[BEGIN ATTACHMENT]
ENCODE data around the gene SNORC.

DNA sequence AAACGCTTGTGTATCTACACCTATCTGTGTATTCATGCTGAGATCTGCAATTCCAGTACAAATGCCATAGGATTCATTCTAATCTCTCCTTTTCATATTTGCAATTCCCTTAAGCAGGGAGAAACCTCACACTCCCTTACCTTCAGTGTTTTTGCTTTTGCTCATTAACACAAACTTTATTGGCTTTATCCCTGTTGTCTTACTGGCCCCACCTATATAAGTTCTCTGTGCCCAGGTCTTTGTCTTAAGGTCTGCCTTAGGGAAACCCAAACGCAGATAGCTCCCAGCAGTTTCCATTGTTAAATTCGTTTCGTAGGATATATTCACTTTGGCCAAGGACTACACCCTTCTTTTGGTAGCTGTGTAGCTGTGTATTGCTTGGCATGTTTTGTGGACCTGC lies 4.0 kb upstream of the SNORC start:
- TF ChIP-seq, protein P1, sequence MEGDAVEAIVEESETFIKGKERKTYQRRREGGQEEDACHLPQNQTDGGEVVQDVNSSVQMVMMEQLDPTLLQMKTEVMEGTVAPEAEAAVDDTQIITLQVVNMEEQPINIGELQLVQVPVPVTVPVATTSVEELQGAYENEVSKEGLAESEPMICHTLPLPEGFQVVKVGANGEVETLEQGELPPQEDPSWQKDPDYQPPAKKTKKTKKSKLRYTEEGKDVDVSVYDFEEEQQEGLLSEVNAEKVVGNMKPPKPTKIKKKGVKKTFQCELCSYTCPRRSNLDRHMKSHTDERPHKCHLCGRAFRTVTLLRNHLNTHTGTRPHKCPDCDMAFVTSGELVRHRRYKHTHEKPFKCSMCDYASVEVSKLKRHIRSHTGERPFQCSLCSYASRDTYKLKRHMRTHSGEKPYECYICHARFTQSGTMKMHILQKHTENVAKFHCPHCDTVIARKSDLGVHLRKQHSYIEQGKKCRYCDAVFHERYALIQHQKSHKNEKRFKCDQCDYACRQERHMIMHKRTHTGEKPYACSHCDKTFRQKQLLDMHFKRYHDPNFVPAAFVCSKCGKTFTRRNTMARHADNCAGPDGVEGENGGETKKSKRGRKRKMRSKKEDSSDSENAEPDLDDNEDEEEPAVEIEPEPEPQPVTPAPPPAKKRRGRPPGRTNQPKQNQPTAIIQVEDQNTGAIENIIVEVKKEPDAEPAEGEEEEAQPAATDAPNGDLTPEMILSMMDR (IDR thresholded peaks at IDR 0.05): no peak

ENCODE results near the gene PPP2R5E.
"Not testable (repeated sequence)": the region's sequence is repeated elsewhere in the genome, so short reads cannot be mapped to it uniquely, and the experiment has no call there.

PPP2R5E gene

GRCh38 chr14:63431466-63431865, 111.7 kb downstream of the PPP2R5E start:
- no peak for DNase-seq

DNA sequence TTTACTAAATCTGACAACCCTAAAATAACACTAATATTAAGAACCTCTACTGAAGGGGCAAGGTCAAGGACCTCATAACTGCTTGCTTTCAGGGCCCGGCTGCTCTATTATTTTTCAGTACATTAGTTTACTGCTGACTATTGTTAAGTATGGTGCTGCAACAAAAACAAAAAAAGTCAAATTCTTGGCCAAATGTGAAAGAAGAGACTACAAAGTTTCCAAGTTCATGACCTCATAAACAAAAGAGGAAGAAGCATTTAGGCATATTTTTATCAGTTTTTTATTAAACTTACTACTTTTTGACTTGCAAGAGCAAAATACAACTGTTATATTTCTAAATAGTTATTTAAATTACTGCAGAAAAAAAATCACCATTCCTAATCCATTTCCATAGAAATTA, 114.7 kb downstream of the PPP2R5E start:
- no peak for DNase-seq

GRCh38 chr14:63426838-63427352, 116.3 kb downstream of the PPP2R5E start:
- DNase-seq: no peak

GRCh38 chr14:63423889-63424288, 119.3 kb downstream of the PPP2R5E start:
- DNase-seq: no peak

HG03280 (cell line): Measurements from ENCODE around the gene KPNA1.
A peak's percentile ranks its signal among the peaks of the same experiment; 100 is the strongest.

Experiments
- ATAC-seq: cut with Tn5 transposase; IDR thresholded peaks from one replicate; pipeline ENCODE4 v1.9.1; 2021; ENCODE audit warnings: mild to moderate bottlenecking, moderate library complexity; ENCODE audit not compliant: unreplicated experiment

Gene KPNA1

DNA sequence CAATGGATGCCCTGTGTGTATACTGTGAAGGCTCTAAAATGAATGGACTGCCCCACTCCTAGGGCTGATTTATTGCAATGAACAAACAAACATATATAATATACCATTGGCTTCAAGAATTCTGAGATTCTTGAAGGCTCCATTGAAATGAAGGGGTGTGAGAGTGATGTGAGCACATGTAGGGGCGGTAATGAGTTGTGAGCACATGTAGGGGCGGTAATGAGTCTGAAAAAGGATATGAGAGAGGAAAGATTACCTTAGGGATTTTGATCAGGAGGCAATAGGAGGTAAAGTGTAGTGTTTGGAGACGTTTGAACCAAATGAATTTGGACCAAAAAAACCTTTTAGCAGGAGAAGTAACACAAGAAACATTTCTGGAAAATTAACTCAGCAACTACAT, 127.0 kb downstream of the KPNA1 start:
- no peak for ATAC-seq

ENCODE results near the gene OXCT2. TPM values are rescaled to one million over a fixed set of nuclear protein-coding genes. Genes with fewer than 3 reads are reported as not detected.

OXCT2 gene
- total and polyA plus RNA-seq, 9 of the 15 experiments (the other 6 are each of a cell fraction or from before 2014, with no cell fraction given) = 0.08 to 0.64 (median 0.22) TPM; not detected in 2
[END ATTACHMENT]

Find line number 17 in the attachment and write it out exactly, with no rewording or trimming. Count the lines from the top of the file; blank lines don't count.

Experiments